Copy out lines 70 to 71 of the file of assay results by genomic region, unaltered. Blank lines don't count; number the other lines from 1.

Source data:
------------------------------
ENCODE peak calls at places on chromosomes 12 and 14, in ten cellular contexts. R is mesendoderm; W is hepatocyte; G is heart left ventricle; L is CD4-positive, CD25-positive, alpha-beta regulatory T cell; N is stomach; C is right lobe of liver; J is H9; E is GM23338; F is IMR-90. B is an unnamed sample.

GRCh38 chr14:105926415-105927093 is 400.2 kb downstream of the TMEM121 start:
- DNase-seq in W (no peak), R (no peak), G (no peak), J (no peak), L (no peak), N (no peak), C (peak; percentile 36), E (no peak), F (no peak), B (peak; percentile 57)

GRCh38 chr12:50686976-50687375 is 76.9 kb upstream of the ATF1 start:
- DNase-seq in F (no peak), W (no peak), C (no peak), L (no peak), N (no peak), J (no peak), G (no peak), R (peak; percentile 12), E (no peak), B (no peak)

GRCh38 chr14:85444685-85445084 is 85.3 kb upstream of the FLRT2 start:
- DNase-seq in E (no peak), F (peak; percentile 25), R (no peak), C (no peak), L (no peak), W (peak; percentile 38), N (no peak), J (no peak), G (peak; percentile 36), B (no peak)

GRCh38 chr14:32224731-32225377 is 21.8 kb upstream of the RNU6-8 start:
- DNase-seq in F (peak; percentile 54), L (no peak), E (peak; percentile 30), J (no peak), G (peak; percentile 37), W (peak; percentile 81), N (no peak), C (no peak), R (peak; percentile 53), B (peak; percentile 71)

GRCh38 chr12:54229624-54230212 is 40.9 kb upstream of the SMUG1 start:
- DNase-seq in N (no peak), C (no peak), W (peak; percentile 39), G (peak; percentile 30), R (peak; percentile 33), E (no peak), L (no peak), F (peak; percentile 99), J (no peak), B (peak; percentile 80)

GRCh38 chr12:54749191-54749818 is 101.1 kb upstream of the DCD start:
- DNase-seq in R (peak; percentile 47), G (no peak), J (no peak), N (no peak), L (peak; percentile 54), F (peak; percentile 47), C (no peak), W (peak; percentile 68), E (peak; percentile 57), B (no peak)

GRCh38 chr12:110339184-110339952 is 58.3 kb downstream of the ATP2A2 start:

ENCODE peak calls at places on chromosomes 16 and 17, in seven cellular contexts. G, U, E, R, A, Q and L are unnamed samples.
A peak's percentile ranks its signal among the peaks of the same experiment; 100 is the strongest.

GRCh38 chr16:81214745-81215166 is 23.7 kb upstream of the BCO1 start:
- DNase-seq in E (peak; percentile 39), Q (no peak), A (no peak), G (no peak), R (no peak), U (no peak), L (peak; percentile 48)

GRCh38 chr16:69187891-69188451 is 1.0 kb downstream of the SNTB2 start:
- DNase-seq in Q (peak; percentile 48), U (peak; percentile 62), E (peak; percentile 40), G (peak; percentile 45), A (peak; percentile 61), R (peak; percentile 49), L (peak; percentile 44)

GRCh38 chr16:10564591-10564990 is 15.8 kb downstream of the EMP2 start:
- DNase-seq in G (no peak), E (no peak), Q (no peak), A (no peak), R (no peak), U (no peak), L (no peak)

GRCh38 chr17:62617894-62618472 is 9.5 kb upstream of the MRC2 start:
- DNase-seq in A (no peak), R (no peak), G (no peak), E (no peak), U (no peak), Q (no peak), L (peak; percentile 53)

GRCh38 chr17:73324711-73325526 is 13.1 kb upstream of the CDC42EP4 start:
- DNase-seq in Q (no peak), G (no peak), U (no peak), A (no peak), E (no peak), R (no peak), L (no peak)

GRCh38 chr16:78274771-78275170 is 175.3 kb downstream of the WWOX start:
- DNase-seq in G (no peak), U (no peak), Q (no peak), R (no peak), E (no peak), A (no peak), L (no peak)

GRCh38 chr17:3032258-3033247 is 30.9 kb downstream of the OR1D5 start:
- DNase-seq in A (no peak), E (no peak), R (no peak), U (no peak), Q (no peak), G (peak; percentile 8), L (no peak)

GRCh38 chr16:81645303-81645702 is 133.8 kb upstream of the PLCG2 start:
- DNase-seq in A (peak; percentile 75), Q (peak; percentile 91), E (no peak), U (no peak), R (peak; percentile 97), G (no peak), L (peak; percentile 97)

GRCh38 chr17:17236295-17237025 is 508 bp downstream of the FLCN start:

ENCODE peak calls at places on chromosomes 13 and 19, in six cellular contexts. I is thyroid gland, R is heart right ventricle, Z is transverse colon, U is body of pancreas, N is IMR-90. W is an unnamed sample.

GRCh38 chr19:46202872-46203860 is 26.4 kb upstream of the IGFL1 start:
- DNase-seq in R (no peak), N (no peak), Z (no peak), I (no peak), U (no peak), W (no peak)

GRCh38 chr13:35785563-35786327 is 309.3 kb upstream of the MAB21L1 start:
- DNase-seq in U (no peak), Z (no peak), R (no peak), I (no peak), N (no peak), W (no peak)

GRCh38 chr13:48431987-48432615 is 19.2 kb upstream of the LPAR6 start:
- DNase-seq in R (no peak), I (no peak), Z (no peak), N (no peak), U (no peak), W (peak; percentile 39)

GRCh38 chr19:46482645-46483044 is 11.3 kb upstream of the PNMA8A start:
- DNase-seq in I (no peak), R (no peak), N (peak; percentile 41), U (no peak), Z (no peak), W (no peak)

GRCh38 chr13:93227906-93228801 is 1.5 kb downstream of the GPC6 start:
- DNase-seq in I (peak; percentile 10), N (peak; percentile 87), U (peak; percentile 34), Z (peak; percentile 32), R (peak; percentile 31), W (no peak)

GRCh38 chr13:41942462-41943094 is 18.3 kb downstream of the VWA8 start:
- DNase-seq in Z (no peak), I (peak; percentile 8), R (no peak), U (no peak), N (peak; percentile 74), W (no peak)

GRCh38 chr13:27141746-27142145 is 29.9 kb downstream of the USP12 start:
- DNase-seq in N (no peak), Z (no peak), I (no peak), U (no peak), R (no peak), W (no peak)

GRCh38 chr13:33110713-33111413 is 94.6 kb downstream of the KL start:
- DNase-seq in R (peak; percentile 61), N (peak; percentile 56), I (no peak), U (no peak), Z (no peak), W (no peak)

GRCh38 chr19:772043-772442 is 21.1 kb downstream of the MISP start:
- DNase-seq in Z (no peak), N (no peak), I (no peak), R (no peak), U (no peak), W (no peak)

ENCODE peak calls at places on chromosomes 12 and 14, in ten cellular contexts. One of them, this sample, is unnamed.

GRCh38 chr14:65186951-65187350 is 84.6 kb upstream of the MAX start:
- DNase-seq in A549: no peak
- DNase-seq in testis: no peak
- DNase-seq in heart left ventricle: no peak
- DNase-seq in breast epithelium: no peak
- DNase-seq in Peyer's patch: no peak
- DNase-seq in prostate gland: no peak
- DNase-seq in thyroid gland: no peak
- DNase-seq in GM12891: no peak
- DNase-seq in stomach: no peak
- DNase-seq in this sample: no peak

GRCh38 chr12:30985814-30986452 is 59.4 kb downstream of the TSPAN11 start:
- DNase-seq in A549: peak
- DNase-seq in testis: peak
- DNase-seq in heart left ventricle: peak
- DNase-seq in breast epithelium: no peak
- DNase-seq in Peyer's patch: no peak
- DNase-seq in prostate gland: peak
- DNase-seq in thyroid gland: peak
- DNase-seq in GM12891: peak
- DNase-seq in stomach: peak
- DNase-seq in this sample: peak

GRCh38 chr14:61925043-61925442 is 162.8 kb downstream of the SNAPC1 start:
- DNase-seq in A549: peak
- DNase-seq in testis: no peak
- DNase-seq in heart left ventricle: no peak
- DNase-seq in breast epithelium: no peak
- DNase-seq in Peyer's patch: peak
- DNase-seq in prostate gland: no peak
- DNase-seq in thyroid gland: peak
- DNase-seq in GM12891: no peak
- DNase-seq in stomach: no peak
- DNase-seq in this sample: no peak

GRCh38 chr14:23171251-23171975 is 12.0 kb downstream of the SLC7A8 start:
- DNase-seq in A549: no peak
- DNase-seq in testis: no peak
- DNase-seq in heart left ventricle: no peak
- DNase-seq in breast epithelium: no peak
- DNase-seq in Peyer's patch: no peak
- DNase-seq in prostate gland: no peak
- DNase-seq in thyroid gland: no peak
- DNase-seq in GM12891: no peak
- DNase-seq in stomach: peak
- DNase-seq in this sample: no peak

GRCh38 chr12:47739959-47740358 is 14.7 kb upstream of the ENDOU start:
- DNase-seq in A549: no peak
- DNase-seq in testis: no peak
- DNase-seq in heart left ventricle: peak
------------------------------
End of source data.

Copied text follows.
- DNase-seq in Peyer's patch: no peak
- DNase-seq in prostate gland: peak